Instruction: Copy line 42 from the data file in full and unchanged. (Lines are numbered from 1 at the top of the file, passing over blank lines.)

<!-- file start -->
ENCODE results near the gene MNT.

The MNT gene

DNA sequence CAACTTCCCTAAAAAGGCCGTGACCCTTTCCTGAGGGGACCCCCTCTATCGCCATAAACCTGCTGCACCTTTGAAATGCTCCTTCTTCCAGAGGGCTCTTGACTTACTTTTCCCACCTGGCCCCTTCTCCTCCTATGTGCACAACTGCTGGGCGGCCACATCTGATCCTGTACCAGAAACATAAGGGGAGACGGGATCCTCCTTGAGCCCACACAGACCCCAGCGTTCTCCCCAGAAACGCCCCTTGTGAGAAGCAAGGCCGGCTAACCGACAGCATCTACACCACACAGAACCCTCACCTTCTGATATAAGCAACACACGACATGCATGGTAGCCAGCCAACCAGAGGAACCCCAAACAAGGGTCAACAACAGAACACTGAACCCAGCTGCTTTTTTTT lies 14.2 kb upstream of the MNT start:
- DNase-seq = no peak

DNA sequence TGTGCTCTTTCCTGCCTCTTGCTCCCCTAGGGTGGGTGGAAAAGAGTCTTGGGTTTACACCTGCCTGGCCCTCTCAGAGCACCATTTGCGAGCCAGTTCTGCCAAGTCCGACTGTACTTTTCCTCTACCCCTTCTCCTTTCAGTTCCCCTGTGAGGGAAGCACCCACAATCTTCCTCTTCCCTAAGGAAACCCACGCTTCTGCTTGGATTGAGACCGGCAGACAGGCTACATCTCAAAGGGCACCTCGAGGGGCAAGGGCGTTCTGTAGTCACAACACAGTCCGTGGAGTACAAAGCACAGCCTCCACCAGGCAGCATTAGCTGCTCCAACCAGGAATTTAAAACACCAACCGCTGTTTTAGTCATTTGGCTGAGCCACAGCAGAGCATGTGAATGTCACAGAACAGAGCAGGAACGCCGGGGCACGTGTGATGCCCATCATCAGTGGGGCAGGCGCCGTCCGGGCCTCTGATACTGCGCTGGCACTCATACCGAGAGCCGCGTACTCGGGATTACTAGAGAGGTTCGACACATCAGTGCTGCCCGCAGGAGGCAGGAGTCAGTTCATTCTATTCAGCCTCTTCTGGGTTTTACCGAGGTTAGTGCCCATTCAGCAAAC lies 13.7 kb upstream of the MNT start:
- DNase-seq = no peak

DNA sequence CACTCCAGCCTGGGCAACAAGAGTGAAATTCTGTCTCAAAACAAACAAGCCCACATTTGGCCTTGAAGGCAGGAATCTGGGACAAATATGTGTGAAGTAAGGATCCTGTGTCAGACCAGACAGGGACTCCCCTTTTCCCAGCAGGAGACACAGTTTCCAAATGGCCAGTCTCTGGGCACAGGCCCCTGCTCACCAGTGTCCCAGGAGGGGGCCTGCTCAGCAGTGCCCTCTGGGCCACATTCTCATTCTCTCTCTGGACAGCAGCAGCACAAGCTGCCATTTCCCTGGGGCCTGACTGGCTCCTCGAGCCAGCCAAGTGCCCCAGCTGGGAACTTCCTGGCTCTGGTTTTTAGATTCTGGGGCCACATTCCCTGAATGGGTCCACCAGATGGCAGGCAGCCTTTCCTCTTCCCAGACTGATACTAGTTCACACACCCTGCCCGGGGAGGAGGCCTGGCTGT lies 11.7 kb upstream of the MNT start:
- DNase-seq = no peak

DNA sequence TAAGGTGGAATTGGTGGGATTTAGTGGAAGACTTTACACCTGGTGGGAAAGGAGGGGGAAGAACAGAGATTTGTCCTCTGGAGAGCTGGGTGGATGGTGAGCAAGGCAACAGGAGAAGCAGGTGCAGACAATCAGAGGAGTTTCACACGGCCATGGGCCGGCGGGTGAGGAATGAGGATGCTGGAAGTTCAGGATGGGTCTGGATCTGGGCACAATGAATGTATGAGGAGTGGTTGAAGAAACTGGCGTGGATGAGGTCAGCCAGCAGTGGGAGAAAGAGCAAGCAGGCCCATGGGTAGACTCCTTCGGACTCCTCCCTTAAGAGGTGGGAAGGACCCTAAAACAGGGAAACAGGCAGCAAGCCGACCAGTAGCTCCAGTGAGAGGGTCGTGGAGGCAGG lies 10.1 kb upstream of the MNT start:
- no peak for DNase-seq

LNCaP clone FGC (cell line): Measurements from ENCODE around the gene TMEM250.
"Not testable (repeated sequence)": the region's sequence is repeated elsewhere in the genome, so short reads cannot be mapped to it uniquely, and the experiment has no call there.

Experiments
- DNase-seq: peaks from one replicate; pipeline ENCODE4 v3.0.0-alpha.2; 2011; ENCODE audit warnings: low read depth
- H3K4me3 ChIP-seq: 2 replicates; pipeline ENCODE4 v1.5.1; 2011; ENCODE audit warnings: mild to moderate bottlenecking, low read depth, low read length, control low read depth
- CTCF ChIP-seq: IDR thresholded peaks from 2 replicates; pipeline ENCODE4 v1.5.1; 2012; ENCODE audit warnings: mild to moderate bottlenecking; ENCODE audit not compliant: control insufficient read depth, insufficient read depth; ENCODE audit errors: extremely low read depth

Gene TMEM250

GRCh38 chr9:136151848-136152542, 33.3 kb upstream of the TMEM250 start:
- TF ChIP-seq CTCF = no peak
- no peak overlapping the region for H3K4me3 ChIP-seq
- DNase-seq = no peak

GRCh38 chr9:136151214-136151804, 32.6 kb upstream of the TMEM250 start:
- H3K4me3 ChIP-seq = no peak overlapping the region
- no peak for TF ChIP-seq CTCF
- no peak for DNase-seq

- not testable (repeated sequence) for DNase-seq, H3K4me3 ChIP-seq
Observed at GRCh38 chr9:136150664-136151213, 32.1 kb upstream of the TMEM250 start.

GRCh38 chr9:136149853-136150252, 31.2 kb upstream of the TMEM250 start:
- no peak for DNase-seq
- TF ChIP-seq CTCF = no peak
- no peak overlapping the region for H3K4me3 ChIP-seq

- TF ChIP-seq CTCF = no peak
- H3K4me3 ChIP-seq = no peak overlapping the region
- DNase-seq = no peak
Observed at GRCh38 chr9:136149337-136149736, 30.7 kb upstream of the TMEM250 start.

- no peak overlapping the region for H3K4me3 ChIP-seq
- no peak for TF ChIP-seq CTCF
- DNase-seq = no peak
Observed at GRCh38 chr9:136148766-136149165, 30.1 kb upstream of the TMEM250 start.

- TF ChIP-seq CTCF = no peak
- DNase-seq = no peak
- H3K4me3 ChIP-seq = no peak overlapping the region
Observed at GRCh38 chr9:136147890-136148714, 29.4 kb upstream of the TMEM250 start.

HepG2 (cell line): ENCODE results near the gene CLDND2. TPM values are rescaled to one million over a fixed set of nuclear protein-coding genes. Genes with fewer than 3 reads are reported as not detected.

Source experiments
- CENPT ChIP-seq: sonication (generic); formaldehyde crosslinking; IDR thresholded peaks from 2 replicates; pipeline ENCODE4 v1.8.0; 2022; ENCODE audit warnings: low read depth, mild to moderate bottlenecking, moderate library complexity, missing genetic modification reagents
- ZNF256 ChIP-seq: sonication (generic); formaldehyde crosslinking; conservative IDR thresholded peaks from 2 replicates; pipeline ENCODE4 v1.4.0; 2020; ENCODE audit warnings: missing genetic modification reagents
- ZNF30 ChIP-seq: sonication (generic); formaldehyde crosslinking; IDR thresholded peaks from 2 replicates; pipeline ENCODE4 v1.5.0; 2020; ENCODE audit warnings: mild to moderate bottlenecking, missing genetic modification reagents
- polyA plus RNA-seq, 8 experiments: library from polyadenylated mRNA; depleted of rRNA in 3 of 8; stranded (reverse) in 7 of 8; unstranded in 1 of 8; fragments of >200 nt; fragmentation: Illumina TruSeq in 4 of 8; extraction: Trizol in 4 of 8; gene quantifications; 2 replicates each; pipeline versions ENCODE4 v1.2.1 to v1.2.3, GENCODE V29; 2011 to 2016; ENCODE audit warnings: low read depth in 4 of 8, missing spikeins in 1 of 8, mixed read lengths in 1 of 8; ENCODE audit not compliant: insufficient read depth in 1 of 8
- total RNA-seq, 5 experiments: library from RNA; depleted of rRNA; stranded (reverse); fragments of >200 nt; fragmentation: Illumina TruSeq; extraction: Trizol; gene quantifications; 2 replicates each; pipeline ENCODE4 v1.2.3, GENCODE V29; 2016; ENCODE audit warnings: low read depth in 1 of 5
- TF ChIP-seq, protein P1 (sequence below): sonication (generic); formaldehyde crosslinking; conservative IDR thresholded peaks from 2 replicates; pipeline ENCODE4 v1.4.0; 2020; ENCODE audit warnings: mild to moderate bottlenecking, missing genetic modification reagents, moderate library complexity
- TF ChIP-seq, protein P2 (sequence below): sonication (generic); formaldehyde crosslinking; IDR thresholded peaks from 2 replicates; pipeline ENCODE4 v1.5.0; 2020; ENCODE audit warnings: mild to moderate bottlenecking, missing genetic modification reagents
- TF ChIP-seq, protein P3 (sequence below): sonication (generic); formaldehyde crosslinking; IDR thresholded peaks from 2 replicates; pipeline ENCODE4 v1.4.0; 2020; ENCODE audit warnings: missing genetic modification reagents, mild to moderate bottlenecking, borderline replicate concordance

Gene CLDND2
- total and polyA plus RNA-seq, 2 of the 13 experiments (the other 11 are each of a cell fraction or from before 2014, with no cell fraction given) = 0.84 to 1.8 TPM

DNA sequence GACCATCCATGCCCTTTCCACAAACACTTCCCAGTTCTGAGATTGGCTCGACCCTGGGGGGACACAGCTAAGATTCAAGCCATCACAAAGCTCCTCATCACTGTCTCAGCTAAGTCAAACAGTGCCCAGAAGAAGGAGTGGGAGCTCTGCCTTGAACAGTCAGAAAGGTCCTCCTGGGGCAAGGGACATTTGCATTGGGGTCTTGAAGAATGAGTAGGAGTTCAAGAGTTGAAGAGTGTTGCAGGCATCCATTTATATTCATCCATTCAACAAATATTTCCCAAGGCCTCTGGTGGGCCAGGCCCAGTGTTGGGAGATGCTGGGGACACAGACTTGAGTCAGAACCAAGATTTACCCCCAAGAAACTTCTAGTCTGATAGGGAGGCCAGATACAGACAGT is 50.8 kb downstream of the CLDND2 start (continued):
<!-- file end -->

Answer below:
- H3K4me3 ChIP-seq = no peak overlapping the region